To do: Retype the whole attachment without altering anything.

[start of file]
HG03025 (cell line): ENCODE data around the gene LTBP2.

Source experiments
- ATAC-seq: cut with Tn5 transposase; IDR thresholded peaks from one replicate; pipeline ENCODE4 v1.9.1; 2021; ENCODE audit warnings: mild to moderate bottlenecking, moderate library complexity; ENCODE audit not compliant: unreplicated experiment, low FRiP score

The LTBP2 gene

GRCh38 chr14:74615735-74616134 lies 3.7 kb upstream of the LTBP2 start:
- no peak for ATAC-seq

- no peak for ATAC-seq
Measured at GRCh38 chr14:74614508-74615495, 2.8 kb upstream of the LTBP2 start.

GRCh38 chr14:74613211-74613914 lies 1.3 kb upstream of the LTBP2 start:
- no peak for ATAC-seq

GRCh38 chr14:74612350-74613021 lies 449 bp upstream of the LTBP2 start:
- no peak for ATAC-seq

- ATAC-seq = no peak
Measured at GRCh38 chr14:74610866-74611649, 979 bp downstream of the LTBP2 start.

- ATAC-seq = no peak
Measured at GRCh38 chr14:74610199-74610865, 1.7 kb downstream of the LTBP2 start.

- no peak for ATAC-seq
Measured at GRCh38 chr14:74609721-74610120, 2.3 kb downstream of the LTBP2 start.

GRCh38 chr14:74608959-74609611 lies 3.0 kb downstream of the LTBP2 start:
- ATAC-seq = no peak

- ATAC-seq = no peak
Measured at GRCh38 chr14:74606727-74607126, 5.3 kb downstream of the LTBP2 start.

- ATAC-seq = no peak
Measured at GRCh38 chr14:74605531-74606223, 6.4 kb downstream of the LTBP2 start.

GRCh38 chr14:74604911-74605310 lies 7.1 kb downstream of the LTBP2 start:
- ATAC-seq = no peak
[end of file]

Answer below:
HG03025 (cell line): ENCODE data around the gene LTBP2.

Source experiments
- ATAC-seq: cut with Tn5 transposase; IDR thresholded peaks from one replicate; pipeline ENCODE4 v1.9.1; 2021; ENCODE audit warnings: mild to moderate bottlenecking, moderate library complexity; ENCODE audit not compliant: unreplicated experiment, low FRiP score

The LTBP2 gene

GRCh38 chr14:74615735-74616134 lies 3.7 kb upstream of the LTBP2 start:
- no peak for ATAC-seq

- no peak for ATAC-seq
Measured at GRCh38 chr14:74614508-74615495, 2.8 kb upstream of the LTBP2 start.

GRCh38 chr14:74613211-74613914 lies 1.3 kb upstream of the LTBP2 start:
- no peak for ATAC-seq

GRCh38 chr14:74612350-74613021 lies 449 bp upstream of the LTBP2 start:
- no peak for ATAC-seq

- ATAC-seq = no peak
Measured at GRCh38 chr14:74610866-74611649, 979 bp downstream of the LTBP2 start.

- ATAC-seq = no peak
Measured at GRCh38 chr14:74610199-74610865, 1.7 kb downstream of the LTBP2 start.

- no peak for ATAC-seq
Measured at GRCh38 chr14:74609721-74610120, 2.3 kb downstream of the LTBP2 start.

GRCh38 chr14:74608959-74609611 lies 3.0 kb downstream of the LTBP2 start:
- ATAC-seq = no peak

- ATAC-seq = no peak
Measured at GRCh38 chr14:74606727-74607126, 5.3 kb downstream of the LTBP2 start.

- ATAC-seq = no peak
Measured at GRCh38 chr14:74605531-74606223, 6.4 kb downstream of the LTBP2 start.

GRCh38 chr14:74604911-74605310 lies 7.1 kb downstream of the LTBP2 start:
- ATAC-seq = no peak